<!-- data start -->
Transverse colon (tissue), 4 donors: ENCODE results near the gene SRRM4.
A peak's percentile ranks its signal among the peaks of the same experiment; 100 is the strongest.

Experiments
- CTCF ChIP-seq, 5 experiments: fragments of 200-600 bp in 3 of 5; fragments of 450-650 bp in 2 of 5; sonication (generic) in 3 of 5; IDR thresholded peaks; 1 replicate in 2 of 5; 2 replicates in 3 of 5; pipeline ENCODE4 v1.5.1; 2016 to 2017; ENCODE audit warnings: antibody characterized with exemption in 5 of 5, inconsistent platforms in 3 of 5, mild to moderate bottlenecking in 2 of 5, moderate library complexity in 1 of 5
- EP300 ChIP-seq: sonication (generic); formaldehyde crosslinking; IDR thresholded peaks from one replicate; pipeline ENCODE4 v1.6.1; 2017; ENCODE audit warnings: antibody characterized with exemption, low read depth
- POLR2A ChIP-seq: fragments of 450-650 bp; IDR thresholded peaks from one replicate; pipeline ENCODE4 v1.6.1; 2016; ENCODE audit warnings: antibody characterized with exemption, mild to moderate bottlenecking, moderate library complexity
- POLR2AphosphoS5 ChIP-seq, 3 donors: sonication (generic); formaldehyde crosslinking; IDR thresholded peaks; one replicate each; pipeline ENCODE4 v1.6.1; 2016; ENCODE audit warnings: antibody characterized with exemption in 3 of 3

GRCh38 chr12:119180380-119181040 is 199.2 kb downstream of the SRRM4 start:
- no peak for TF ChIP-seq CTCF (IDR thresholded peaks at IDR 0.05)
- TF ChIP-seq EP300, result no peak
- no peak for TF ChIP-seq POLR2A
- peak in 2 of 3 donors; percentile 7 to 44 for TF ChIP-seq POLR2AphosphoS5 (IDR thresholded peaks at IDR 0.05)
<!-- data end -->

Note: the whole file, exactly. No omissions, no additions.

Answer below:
Transverse colon (tissue), 4 donors: ENCODE results near the gene SRRM4.
A peak's percentile ranks its signal among the peaks of the same experiment; 100 is the strongest.

Experiments
- CTCF ChIP-seq, 5 experiments: fragments of 200-600 bp in 3 of 5; fragments of 450-650 bp in 2 of 5; sonication (generic) in 3 of 5; IDR thresholded peaks; 1 replicate in 2 of 5; 2 replicates in 3 of 5; pipeline ENCODE4 v1.5.1; 2016 to 2017; ENCODE audit warnings: antibody characterized with exemption in 5 of 5, inconsistent platforms in 3 of 5, mild to moderate bottlenecking in 2 of 5, moderate library complexity in 1 of 5
- EP300 ChIP-seq: sonication (generic); formaldehyde crosslinking; IDR thresholded peaks from one replicate; pipeline ENCODE4 v1.6.1; 2017; ENCODE audit warnings: antibody characterized with exemption, low read depth
- POLR2A ChIP-seq: fragments of 450-650 bp; IDR thresholded peaks from one replicate; pipeline ENCODE4 v1.6.1; 2016; ENCODE audit warnings: antibody characterized with exemption, mild to moderate bottlenecking, moderate library complexity
- POLR2AphosphoS5 ChIP-seq, 3 donors: sonication (generic); formaldehyde crosslinking; IDR thresholded peaks; one replicate each; pipeline ENCODE4 v1.6.1; 2016; ENCODE audit warnings: antibody characterized with exemption in 3 of 3

GRCh38 chr12:119180380-119181040 is 199.2 kb downstream of the SRRM4 start:
- no peak for TF ChIP-seq CTCF (IDR thresholded peaks at IDR 0.05)
- TF ChIP-seq EP300, result no peak
- no peak for TF ChIP-seq POLR2A
- peak in 2 of 3 donors; percentile 7 to 44 for TF ChIP-seq POLR2AphosphoS5 (IDR thresholded peaks at IDR 0.05)